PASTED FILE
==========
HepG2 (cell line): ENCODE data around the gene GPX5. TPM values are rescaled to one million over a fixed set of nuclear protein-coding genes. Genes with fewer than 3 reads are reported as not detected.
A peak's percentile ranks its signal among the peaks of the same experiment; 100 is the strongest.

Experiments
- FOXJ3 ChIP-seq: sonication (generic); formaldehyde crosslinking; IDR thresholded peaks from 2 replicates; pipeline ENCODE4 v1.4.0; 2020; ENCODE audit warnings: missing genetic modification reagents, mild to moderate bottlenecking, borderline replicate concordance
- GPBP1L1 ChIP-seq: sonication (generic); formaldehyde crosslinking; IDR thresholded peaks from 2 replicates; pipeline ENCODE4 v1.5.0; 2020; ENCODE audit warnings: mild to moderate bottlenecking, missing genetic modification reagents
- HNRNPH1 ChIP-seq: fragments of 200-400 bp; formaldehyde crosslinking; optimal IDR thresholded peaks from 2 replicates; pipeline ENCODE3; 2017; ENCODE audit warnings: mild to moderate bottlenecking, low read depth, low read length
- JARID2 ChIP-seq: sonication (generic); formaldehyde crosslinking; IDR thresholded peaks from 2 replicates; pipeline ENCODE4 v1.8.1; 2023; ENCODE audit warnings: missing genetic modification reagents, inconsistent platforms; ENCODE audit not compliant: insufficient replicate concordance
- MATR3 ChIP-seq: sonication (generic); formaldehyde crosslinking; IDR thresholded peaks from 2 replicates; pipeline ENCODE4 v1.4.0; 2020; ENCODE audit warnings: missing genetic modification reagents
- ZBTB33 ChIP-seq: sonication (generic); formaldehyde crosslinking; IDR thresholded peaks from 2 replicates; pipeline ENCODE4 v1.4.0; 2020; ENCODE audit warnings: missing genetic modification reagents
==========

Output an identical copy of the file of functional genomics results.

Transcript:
HepG2 (cell line): ENCODE data around the gene GPX5. TPM values are rescaled to one million over a fixed set of nuclear protein-coding genes. Genes with fewer than 3 reads are reported as not detected.
A peak's percentile ranks its signal among the peaks of the same experiment; 100 is the strongest.

Experiments
- FOXJ3 ChIP-seq: sonication (generic); formaldehyde crosslinking; IDR thresholded peaks from 2 replicates; pipeline ENCODE4 v1.4.0; 2020; ENCODE audit warnings: missing genetic modification reagents, mild to moderate bottlenecking, borderline replicate concordance
- GPBP1L1 ChIP-seq: sonication (generic); formaldehyde crosslinking; IDR thresholded peaks from 2 replicates; pipeline ENCODE4 v1.5.0; 2020; ENCODE audit warnings: mild to moderate bottlenecking, missing genetic modification reagents
- HNRNPH1 ChIP-seq: fragments of 200-400 bp; formaldehyde crosslinking; optimal IDR thresholded peaks from 2 replicates; pipeline ENCODE3; 2017; ENCODE audit warnings: mild to moderate bottlenecking, low read depth, low read length
- JARID2 ChIP-seq: sonication (generic); formaldehyde crosslinking; IDR thresholded peaks from 2 replicates; pipeline ENCODE4 v1.8.1; 2023; ENCODE audit warnings: missing genetic modification reagents, inconsistent platforms; ENCODE audit not compliant: insufficient replicate concordance
- MATR3 ChIP-seq: sonication (generic); formaldehyde crosslinking; IDR thresholded peaks from 2 replicates; pipeline ENCODE4 v1.4.0; 2020; ENCODE audit warnings: missing genetic modification reagents
- ZBTB33 ChIP-seq: sonication (generic); formaldehyde crosslinking; IDR thresholded peaks from 2 replicates; pipeline ENCODE4 v1.4.0; 2020; ENCODE audit warnings: missing genetic modification reagents